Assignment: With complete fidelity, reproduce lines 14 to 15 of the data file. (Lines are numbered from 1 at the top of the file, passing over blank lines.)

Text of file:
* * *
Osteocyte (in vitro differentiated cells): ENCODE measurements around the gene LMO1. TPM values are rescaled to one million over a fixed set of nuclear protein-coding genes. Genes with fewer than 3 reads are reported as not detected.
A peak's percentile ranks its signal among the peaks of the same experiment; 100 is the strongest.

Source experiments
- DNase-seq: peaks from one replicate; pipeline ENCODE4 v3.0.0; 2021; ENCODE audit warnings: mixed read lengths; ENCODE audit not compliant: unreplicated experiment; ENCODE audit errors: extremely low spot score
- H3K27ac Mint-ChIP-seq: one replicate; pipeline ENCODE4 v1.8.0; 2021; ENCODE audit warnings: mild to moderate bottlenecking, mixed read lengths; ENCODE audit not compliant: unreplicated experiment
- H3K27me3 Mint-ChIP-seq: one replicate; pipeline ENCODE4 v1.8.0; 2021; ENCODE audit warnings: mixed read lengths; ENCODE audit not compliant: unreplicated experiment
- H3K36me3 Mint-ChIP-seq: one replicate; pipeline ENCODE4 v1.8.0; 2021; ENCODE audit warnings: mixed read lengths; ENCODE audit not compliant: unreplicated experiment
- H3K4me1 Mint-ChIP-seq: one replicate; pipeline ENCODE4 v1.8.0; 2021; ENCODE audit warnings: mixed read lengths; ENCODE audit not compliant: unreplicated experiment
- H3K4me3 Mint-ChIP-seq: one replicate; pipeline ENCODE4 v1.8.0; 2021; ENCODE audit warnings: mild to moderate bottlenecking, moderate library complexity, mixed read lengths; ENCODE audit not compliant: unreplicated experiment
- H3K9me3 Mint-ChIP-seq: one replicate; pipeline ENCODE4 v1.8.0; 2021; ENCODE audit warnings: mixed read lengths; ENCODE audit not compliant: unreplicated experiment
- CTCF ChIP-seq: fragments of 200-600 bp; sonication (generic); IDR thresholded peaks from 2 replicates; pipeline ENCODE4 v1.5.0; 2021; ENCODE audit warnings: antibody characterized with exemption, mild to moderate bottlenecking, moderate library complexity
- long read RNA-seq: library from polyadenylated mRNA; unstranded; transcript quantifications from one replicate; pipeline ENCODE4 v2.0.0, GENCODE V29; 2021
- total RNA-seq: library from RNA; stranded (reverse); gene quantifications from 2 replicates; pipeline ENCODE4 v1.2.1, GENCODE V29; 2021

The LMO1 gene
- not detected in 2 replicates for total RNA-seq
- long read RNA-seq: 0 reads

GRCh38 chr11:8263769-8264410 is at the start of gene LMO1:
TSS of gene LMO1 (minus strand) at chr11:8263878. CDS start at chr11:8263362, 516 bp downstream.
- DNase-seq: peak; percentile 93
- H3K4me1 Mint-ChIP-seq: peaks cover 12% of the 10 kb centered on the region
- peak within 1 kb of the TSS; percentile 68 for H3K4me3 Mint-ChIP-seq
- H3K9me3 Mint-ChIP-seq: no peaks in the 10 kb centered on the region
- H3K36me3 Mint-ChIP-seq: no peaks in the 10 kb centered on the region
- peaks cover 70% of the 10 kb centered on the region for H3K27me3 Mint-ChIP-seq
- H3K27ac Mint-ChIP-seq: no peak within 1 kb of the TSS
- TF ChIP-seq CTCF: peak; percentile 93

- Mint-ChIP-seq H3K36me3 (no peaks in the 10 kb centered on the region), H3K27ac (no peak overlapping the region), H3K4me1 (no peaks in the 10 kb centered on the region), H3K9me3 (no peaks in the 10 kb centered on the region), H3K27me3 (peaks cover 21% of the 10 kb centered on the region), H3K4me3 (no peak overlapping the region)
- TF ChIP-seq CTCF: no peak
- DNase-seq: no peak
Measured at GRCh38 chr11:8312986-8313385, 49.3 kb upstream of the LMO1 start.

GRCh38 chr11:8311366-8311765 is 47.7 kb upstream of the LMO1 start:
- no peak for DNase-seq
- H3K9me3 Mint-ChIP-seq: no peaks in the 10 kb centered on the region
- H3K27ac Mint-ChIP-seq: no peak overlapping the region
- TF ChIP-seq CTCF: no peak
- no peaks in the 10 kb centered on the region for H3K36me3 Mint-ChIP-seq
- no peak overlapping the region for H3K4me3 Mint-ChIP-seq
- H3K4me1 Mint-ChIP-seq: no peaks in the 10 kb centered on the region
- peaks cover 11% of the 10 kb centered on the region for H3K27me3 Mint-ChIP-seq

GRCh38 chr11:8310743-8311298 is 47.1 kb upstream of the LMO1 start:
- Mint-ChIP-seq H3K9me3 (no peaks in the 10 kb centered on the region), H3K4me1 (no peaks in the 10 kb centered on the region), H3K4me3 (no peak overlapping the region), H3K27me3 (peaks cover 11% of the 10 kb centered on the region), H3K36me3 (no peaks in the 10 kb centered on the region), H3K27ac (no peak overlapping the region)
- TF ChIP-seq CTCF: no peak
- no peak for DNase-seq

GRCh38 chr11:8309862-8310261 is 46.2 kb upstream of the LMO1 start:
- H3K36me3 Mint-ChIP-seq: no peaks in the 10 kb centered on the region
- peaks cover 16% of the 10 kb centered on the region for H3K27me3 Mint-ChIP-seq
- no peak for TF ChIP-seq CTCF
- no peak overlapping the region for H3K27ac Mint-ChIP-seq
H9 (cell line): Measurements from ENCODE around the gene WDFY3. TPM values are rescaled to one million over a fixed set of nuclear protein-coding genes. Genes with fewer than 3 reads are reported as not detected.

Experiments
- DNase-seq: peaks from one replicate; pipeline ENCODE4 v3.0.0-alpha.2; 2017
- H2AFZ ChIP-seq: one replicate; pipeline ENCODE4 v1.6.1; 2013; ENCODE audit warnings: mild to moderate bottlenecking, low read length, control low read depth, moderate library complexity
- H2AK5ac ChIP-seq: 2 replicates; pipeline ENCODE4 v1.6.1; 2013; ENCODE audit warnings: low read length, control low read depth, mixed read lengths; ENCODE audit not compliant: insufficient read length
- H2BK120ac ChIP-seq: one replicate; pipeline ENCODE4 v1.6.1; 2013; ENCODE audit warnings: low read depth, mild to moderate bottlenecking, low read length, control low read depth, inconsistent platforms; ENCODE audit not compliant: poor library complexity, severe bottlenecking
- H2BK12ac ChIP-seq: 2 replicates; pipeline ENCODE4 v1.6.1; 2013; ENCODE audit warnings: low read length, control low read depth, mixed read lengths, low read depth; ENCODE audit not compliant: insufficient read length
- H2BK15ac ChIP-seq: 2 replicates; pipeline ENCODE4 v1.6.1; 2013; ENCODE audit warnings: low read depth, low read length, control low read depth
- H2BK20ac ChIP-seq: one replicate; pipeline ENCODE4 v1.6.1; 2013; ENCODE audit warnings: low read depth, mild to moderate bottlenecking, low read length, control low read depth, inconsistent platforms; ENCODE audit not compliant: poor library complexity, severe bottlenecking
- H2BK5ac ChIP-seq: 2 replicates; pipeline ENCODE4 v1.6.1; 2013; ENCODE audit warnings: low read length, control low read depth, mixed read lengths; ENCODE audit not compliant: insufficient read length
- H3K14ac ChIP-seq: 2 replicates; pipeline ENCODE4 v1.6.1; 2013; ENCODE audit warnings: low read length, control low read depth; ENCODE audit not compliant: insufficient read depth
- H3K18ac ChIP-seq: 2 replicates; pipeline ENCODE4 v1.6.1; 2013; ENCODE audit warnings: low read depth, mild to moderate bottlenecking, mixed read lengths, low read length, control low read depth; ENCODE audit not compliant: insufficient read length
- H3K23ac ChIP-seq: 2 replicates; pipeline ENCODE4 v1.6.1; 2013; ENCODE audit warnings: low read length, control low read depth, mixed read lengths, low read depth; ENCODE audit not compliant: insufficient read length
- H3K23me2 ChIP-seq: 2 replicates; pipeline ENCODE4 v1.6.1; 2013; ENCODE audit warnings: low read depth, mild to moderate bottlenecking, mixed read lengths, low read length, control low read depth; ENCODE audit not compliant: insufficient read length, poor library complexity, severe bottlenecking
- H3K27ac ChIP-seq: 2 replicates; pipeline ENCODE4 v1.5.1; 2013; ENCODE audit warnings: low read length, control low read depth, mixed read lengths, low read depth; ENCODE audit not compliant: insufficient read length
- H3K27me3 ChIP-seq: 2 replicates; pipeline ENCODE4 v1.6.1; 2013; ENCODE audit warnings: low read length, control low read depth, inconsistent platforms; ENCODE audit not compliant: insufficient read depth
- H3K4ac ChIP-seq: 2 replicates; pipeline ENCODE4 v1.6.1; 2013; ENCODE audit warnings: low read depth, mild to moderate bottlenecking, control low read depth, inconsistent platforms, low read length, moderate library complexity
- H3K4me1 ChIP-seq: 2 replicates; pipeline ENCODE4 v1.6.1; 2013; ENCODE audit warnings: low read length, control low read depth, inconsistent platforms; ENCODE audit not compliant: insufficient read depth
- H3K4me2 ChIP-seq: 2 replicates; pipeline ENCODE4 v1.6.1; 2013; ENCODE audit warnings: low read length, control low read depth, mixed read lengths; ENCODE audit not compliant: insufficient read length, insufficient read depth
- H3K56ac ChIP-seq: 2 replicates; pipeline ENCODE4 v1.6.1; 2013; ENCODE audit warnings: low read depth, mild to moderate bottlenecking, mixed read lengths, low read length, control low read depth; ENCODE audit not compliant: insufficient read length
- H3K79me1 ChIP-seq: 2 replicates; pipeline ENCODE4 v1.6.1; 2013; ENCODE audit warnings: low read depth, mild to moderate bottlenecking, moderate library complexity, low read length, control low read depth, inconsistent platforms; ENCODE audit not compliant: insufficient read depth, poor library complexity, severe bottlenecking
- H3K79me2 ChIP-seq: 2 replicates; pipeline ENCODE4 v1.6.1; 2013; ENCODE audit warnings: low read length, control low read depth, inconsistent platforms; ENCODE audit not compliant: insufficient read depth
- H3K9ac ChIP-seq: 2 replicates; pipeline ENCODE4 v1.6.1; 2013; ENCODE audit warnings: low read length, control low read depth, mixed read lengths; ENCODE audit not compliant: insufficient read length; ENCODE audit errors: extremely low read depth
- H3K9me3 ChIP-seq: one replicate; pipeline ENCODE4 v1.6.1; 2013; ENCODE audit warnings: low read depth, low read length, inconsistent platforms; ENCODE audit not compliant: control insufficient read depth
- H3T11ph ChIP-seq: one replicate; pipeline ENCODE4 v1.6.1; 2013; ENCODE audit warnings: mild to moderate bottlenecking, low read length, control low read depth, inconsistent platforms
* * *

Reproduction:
The LMO1 gene
- not detected in 2 replicates for total RNA-seq